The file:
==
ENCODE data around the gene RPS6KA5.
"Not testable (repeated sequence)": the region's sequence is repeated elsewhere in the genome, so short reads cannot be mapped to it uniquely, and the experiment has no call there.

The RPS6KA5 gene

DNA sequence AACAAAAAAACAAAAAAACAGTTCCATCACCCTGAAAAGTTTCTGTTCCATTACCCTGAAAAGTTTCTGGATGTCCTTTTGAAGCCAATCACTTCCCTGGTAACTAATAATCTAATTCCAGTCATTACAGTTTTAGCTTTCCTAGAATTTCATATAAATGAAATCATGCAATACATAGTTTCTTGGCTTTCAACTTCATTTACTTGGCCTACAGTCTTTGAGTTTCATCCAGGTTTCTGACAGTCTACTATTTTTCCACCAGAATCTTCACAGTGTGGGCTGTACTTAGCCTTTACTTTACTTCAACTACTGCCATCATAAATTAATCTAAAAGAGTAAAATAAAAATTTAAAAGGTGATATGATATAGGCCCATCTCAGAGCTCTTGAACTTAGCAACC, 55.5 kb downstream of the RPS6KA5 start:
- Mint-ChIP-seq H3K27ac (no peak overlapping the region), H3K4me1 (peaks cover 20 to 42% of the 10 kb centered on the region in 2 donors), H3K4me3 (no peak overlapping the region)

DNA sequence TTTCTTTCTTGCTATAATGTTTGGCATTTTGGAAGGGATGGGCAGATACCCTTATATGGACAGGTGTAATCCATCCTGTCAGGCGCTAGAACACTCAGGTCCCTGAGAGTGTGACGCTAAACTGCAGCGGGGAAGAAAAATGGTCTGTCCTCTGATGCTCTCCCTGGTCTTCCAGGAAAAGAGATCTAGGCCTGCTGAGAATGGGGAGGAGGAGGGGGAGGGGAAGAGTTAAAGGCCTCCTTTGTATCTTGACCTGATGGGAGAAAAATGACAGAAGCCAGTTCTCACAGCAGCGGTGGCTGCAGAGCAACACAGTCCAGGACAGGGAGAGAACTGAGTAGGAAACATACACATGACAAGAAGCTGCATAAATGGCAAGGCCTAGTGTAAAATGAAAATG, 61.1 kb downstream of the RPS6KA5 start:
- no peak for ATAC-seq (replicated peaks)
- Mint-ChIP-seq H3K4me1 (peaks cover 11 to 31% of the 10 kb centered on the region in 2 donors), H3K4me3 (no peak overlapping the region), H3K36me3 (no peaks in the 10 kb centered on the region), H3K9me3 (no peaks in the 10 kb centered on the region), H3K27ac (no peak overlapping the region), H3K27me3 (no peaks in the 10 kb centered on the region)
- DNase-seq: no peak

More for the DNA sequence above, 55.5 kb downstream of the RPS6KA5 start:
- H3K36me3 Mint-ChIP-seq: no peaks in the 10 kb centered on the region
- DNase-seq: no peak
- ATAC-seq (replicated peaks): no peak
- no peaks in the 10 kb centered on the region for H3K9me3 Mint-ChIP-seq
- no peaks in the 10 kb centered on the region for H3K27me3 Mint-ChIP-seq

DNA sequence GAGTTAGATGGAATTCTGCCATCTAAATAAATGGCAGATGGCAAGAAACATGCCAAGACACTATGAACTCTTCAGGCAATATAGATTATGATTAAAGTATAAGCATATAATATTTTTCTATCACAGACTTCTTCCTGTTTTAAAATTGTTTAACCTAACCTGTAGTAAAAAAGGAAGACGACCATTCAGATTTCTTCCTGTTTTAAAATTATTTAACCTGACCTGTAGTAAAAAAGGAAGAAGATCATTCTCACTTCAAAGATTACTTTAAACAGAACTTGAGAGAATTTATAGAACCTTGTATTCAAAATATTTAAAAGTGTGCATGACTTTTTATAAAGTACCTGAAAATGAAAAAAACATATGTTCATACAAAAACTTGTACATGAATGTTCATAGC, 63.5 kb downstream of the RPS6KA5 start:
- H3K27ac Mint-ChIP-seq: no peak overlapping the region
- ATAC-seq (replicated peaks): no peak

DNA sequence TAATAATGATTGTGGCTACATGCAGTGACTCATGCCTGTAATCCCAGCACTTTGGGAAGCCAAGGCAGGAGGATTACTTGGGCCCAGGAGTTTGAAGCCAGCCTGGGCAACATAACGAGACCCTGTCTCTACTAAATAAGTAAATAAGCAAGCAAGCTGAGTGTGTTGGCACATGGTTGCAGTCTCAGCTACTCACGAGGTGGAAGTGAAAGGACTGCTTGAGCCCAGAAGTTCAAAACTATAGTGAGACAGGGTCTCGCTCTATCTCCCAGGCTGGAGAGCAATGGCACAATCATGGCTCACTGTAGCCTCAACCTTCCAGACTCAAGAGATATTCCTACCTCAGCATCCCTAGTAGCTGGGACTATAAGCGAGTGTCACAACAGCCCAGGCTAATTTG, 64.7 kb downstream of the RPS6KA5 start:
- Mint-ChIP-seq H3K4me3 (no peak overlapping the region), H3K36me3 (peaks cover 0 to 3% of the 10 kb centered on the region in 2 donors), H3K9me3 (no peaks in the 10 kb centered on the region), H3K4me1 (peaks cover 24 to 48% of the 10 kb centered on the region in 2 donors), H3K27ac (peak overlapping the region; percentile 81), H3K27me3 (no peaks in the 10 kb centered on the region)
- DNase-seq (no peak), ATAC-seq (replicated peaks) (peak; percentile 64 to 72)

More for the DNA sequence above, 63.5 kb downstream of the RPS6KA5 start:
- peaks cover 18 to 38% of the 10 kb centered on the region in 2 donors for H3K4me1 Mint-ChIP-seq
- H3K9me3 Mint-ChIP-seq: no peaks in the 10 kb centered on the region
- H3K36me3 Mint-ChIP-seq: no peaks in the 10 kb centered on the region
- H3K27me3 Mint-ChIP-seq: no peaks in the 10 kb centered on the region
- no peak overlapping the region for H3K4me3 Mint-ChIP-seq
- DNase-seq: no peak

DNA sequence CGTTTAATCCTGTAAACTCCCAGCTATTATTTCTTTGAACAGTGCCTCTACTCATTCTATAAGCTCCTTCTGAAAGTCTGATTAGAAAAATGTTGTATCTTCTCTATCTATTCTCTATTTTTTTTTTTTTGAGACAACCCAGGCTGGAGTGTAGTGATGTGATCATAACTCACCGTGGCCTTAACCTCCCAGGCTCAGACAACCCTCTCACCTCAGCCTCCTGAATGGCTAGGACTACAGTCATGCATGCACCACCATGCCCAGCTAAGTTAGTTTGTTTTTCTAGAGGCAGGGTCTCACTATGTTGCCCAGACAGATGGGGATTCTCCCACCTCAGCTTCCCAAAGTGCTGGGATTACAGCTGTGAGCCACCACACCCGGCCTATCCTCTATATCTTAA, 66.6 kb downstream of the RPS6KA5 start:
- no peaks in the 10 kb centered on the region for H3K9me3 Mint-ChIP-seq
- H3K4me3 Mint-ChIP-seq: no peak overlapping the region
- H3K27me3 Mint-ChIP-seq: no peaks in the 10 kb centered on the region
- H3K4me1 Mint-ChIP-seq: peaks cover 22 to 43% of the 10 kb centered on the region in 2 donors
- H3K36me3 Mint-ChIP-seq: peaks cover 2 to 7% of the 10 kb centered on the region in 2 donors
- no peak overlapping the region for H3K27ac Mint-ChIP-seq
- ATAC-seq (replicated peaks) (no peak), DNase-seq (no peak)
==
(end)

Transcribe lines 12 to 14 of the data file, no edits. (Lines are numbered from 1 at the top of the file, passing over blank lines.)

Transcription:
- DNase-seq: no peak
- ATAC-seq (replicated peaks): no peak
- no peaks in the 10 kb centered on the region for H3K9me3 Mint-ChIP-seq